Title: Permanent Ink (Art and Soul: Book One)
Authors: Avon Gale and Piper Vaugh
Publisher: Riptide Publishing
Length: 256 Pages
Category: Contemporary, Age Gap
At a Glance: This book is every bit as good as I expected a collaboration from these two authors to be, and sexy as sin too.
Reviewed By: Lisa
Blurb: At twenty-three, Poe Montgomery is going nowhere. He still lives in his father’s basement and spends most of his time tagging with his friends. When an arrest lands him in debt, Poe accepts the front desk job at Permanent Ink, the tattoo shop owned by his father’s best friend, Jericho McAslan. Jericho is nearly twice Poe’s age, but with his ink and prematurely graying hair, he quickly takes the starring role in Poe’s hottest fantasies.
Jericho is known for his ability to transform poorly designed tattoos into works of art, but he was once as aimless and misdirected as Poe. Wanting to pay it forward the way someone once did for him, Jericho makes Poe his apprentice and is determined to keep things strictly professional. Easier said than done when Poe makes his interest—and his daddy kink—abundantly clear.
Jericho can’t resist Poe or their intense chemistry for long. But between the age gap, tension with Poe’s father, and Poe’s best friend calling him a sellout, they’ll need to ensure they’re both on the same page before they can rewrite their rocky start into something permanent.
Review: I’m such a huge, huge Age Gap fanatic. The May/December thing is by far one of my favorite fictional tropes; there’s something unnameable and inherently romantic to me about the idea that it’s not the number but the person and the heart that complements you and yours that matters. I also have a Daddy kink, apparently, as well as a thing for grownass men. One of those things has always been true. The other, I didn’t know about myself until Avon Gale and Piper Vaughn introduced me to my new fictional daddy-boo, Jericho McAslan.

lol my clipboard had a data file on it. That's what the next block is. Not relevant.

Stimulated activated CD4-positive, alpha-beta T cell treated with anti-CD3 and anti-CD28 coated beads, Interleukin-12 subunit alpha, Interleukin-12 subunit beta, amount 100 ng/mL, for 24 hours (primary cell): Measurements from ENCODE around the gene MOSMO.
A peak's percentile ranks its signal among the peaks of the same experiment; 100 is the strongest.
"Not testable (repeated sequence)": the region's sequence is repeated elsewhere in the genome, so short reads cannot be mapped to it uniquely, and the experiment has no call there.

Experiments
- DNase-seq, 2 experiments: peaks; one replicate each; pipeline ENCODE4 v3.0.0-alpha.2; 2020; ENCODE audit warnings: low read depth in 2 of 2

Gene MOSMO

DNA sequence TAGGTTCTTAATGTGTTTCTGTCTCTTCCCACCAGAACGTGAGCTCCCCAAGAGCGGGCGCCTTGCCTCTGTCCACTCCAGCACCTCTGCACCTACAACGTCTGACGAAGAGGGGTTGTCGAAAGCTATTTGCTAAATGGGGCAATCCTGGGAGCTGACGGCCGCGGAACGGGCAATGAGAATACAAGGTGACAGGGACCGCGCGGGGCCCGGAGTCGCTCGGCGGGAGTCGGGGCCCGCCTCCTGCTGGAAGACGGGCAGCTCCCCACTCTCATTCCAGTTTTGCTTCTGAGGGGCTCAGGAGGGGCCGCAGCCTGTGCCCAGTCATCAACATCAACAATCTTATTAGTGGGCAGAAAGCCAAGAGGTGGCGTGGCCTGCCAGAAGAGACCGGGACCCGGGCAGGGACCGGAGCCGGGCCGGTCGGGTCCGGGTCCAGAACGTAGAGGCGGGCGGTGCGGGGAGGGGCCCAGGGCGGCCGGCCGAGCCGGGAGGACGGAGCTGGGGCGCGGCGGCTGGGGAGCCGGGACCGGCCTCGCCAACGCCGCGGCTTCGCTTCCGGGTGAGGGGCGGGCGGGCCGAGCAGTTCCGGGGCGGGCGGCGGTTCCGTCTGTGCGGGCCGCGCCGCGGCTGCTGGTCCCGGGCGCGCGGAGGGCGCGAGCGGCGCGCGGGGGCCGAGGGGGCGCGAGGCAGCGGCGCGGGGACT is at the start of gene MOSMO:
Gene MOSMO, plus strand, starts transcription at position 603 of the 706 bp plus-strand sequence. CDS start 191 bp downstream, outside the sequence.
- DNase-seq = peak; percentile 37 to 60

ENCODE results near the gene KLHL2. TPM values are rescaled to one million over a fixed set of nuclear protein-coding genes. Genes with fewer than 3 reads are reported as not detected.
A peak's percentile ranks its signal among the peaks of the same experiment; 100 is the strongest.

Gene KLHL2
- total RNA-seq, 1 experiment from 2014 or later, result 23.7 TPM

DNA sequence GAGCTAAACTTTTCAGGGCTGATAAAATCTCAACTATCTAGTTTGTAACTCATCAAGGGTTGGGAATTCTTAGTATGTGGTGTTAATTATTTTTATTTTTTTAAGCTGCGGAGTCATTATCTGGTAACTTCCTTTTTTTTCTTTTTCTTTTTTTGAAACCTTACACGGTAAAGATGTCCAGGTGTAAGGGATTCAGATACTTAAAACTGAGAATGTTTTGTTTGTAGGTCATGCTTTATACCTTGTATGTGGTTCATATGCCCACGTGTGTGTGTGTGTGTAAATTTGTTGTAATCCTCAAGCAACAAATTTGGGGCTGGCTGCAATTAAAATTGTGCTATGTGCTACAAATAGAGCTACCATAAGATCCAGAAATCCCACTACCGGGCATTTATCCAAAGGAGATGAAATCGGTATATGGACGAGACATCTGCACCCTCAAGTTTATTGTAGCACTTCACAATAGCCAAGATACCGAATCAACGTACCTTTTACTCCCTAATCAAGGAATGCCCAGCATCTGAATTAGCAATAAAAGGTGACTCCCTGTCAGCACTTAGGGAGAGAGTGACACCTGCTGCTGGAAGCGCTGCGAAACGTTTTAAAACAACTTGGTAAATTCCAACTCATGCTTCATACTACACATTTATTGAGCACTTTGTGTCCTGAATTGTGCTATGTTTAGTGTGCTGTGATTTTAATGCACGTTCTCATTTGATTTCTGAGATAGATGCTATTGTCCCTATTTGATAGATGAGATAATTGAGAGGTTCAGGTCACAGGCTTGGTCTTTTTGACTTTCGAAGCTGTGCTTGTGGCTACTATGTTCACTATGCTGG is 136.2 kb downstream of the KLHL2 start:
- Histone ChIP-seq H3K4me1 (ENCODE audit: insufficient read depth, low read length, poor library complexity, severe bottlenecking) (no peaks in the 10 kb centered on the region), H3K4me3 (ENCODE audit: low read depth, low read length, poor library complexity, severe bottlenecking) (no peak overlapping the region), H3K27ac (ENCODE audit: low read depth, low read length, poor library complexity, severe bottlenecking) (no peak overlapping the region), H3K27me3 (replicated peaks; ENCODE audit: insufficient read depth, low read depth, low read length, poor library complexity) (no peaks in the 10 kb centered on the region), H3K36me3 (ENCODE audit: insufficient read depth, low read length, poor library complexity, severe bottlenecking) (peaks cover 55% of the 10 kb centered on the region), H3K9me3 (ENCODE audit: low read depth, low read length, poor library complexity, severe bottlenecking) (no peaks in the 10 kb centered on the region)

The writing team of Gale and Vaughn seems as natural a collaboration as any two authors I’ve ever read. Their writing styles are individual enough to be distinct without the changes in point of view being jarring, and I’m chuffed to bits that Piper Vaughn is getting their writing groove back. The great thing about what these two talented storytellers have done with Permanent Ink, and that aforementioned age gap, is that while Jericho and Poe Montgomery are two unique personalities, and though there’s a seventeen year difference in their ages—not to mention that Poe’s dad, Landon (who I loved), is Jericho’s best friend—their relationship came together so organically that to think they wouldn’t have found a way to make things work was inconceivable to me.
Poe, as the disaffected millennial, is a good guy with a big dream who is deeply discouraged by…well, life in general. He’s artistic, talented in spades, and he along with his best friend, Blue, have turned the urban landscape into their personal canvas. I loved the debate over what constitutes true art, and the graffiti artists who make bold artistic statements that much of society sees as criminal rather than creative, versus tattooing and that being every bit as much of an art form only on an intensely personal canvas.
I said above that I loved Poe’s dad, and I truly did because I related to Landon’s belief that his son, although a pain in the arse, was a good kid who just needed some direction, which is where Jericho knocked into Poe’s life so perfectly, first as a mentor who knows what it means to have someone believe in them, and then as a lover who offered Poe a different sort of discipline he craved. Landon wasn’t an enabler—he was just his kid’s biggest believer and had faith that Poe could become so much more than what he was. So, yeah, I dug Landon a lot.
As for Jericho, what else can I say about him? I loved that he enforced the no BS zone right from the start with Poe, which Poe responded to with obstinance on the surface, though it spoke to him on a deeper level that craved Jericho’s dominance. To parallel that, though, was the challenge for Jericho not to come off as a secondary father figure to Poe, a balance Gale and Vaughn acknowledged and then navigated with savvy. The fact that Jericho gave Poe an opportunity to earn his place at Permanent Ink rather than handing it to him worked so well as the means to close the gap in their ages just a bit more—Poe grew up a lot—and that elusive thing we call chemistry, when two people just click with each other, is all the way there for these two.
The enormous conflict that ties the beginning of the book to its end also—unless I’m mistaken—sets things up for the next book and Poe’s friend Blue (the authors have some redeeming to do with him. So, so bigly, if that’s where this is headed), and Jericho’s ex, Callum, who I think I could love a lot too, with some more page time.
If Permanent Ink is indicative of what these two authors can do when they pool their storytelling talents, I’m on board for everything they want to throw out to us readers. Unless you have a particular aversion to the daddy/boy thing, which is a-okay—everyone has their limits—I can recommend this book without reservations. It’s sexy as sin, and then some.
You can buy Permanent Ink here: